Legal disputes with governments as well as other private parties are growing in Latin America and are likely to increase further this year.
BY JOACHIM BAMRUD
Last week, Swiss-based cement giant Holcim announced that it had initiated international arbitration proceedings against Venezuela at The World Banks International Centre for the Settlement of Investment Disputes (ICSID) in Washington D.C. The company is asking for full compensation for the June 2008 expropriation of its Venezuelan subsidiary.
The Holcim case is only one of the latest cases to reach the ICSID. All in all, Latin America now accounts for 95 of the 124 pending cases at the ICSID, according to a Latin Business Chronicle analysis. And more cases will likely come, experts say.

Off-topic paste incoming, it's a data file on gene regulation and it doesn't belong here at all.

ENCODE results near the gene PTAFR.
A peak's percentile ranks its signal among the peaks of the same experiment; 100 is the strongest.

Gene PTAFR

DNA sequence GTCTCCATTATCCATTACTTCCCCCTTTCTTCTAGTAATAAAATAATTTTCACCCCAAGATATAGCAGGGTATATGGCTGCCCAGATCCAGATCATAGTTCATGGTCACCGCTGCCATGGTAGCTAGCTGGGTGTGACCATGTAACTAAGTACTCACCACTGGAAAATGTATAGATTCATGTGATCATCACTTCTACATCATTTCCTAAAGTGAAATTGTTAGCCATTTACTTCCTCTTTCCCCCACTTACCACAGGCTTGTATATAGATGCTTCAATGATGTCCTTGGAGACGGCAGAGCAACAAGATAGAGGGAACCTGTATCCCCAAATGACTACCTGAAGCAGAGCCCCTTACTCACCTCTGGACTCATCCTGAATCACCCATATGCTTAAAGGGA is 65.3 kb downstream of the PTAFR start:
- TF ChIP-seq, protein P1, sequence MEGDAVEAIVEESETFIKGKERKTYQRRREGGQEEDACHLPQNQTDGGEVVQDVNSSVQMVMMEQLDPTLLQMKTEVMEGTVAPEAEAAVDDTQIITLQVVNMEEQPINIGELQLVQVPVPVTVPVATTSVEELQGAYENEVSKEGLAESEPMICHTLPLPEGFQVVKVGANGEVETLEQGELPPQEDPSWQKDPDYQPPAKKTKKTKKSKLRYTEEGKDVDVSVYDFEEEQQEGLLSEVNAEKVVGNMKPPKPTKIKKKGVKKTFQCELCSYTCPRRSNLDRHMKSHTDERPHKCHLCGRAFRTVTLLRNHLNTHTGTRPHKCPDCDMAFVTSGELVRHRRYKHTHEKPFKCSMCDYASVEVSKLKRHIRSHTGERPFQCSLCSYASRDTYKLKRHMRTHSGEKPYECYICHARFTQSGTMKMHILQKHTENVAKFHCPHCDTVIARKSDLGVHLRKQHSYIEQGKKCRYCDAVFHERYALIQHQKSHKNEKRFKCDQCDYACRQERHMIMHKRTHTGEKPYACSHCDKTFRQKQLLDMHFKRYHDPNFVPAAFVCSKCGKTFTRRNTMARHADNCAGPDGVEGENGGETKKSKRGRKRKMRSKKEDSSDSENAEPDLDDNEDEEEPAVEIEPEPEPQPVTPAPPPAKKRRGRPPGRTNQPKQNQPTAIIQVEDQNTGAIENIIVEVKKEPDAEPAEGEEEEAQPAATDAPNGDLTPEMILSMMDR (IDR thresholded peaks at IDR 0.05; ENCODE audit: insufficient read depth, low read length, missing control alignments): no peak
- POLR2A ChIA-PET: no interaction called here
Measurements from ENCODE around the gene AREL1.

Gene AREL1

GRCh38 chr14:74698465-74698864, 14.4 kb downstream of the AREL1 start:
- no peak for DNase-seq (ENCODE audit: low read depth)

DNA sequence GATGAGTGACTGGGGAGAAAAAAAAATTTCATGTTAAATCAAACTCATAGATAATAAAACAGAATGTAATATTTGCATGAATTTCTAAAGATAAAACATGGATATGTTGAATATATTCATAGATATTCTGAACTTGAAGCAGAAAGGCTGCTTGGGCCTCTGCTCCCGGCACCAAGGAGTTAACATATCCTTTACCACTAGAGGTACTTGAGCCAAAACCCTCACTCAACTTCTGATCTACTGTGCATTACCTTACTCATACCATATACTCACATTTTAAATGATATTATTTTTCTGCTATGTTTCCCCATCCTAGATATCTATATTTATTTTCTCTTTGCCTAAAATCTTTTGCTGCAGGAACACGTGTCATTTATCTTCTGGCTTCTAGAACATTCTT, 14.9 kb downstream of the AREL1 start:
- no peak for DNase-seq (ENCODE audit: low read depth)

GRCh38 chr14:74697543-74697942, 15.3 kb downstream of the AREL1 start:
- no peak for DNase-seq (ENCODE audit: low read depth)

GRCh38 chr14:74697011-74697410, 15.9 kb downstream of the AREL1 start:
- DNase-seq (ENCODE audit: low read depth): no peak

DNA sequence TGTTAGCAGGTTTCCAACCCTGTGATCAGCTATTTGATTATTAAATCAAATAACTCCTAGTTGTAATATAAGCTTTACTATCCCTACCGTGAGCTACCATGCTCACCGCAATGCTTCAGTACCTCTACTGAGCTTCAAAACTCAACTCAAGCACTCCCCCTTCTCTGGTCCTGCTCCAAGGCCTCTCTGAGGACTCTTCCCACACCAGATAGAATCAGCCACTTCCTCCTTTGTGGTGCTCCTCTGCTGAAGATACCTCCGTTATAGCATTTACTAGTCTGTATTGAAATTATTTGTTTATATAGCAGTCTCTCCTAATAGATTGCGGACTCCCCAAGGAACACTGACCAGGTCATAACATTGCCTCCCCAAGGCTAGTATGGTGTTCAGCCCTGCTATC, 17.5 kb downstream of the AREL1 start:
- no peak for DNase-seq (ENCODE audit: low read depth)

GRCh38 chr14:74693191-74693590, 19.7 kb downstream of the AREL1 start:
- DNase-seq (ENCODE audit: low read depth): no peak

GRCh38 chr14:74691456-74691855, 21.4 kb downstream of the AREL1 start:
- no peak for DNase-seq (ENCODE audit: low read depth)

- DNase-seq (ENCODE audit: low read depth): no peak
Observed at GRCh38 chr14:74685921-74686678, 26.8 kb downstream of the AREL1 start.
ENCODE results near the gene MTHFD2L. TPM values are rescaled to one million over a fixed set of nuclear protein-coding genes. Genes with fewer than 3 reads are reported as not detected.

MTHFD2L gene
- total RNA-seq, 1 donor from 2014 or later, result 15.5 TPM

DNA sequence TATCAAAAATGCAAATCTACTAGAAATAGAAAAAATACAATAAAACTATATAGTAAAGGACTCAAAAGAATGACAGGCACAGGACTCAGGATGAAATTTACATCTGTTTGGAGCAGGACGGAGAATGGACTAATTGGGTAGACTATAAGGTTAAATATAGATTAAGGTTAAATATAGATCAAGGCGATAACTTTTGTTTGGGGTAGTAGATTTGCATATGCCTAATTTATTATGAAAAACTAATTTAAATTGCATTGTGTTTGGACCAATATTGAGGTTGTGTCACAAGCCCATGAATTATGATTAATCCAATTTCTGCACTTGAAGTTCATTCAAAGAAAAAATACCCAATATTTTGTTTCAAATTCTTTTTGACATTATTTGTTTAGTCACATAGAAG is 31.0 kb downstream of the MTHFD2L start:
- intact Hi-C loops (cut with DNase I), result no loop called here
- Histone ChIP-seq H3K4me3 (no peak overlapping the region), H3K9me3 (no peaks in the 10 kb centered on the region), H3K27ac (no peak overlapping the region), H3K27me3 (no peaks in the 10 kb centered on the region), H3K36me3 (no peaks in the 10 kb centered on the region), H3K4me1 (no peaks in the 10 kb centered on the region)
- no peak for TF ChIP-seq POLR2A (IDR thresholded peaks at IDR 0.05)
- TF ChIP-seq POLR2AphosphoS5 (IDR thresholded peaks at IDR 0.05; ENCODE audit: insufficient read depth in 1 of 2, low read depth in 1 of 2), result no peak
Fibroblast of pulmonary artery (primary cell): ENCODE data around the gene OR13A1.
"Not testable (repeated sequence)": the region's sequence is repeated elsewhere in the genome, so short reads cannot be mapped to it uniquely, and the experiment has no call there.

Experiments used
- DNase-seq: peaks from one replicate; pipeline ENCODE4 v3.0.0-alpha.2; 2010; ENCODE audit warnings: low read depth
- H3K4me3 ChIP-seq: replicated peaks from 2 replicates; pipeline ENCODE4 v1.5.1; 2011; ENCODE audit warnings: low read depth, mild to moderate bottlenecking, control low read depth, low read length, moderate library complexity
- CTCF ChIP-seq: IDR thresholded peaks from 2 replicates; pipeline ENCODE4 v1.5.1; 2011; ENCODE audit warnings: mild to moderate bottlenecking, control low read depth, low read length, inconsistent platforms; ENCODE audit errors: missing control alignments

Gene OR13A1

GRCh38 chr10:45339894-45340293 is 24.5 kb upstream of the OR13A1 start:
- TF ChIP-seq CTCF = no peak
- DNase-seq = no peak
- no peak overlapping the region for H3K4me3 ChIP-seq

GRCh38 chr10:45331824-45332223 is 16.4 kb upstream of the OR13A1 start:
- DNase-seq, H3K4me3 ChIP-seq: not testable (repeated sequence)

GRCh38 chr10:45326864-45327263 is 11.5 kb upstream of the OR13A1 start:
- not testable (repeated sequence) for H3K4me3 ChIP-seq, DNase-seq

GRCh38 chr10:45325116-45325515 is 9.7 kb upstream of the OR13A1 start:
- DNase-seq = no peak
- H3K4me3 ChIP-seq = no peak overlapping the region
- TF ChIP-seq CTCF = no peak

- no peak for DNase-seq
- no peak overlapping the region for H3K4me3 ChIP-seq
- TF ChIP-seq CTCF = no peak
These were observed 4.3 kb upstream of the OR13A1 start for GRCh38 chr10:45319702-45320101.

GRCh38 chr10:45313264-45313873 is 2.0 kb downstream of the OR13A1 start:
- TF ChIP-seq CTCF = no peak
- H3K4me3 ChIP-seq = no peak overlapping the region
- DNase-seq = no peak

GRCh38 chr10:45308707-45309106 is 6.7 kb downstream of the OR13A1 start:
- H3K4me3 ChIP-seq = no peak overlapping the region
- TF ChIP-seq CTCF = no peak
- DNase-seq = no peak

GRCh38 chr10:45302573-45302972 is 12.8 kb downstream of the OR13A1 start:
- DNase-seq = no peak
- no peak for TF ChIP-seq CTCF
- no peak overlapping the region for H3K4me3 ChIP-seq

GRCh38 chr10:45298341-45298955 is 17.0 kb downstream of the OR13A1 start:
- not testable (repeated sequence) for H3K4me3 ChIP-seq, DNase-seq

”There are countries in Latin America that plan to continue nationalization policies and as government resources to indemnify investors become restricted based on the price of oil, the likelihood of disagreements about the value of investments will increase,” says Hernando Diaz-Candia, managing partner of the Caracas office of U.S.-based law firm Squire Sanders.
Timothy G. Nelson, partner at Skadden Arps, agrees, although he sees disputes arising from more than populist expropriations. “In the NAFTA zone there has been a sporadic number of claims against Mexico ever since the mid-1990s,” he points out. “More recently...
Keywords: Hughes Hubbard, Skadden Arps, Squire Sanders, White & Case